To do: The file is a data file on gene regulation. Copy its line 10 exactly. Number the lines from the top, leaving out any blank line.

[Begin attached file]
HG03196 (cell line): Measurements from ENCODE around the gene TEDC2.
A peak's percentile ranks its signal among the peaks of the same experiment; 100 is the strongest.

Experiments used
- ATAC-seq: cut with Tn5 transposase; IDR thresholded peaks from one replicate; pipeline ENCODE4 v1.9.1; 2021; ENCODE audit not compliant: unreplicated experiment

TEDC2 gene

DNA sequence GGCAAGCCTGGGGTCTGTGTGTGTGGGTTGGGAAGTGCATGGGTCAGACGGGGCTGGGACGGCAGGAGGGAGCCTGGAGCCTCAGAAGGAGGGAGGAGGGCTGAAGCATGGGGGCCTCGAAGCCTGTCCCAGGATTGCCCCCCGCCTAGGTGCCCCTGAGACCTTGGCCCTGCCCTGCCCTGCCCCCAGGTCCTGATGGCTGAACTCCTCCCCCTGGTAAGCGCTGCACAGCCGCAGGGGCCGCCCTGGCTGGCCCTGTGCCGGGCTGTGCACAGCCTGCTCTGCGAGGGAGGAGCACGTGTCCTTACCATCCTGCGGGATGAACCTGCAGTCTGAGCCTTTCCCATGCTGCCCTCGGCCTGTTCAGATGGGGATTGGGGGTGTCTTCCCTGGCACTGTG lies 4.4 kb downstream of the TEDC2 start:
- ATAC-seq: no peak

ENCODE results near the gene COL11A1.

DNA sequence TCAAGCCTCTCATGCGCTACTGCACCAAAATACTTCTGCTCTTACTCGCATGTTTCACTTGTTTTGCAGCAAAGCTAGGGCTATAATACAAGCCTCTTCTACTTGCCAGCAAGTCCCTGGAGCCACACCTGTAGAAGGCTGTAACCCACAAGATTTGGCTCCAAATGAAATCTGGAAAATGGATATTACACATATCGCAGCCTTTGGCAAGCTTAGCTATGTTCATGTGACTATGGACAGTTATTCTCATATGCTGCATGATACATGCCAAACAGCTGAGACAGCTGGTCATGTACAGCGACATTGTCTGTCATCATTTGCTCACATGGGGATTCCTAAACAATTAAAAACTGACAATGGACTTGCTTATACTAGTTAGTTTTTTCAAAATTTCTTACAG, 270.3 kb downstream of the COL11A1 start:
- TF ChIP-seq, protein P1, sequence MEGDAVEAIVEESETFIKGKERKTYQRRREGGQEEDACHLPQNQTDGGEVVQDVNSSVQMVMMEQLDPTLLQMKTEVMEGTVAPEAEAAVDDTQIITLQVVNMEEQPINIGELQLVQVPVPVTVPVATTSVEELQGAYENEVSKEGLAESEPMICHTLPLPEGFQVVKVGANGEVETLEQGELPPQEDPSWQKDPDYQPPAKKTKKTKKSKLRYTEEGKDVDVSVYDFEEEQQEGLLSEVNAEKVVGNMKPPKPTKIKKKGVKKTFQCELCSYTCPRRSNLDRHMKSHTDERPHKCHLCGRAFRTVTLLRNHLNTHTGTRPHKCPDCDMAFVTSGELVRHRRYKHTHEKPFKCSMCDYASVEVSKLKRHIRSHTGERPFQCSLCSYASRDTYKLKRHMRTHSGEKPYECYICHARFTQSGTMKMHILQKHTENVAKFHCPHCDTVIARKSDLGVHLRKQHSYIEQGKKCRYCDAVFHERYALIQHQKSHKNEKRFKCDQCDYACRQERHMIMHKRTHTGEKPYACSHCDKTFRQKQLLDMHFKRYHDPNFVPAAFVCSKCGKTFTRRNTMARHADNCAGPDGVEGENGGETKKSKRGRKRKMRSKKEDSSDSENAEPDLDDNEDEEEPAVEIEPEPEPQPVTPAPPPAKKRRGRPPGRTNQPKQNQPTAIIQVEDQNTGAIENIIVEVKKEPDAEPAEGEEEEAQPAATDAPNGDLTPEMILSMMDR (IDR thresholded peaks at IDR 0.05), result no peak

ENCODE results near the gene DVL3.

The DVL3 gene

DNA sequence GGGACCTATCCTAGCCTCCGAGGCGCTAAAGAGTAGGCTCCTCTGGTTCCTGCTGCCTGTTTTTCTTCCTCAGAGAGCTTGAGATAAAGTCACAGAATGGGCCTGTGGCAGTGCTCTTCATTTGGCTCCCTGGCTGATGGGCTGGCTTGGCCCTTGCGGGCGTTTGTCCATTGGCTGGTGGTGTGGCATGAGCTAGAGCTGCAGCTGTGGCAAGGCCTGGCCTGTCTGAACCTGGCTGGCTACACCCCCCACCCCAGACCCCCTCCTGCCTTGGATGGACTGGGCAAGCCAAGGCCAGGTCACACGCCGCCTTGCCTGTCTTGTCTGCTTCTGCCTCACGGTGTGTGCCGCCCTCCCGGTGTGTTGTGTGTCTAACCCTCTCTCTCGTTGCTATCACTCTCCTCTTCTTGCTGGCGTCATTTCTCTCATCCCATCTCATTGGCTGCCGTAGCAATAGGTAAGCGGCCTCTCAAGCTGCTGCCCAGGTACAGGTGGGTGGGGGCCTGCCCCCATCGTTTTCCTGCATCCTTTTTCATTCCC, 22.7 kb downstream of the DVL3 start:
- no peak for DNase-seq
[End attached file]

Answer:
- TF ChIP-seq, protein P1, sequence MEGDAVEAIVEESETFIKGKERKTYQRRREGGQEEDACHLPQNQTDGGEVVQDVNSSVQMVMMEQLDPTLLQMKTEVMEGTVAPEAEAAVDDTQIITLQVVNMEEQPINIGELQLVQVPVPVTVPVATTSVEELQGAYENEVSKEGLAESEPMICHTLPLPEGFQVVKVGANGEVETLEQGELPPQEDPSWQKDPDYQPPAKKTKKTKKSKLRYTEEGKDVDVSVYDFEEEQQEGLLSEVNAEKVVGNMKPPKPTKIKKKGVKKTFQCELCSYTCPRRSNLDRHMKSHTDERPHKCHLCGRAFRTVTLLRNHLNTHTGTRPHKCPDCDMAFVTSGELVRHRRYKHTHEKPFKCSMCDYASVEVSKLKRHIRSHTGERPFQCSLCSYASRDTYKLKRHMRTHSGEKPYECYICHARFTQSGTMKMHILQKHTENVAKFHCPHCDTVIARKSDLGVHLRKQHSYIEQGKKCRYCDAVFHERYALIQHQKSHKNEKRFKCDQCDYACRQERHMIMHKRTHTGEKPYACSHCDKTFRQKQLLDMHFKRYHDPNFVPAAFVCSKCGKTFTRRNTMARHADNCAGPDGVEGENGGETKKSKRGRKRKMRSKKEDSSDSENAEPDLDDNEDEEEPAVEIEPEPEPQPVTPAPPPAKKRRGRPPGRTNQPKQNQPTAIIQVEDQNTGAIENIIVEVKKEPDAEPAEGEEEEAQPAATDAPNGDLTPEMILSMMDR (IDR thresholded peaks at IDR 0.05), result no peak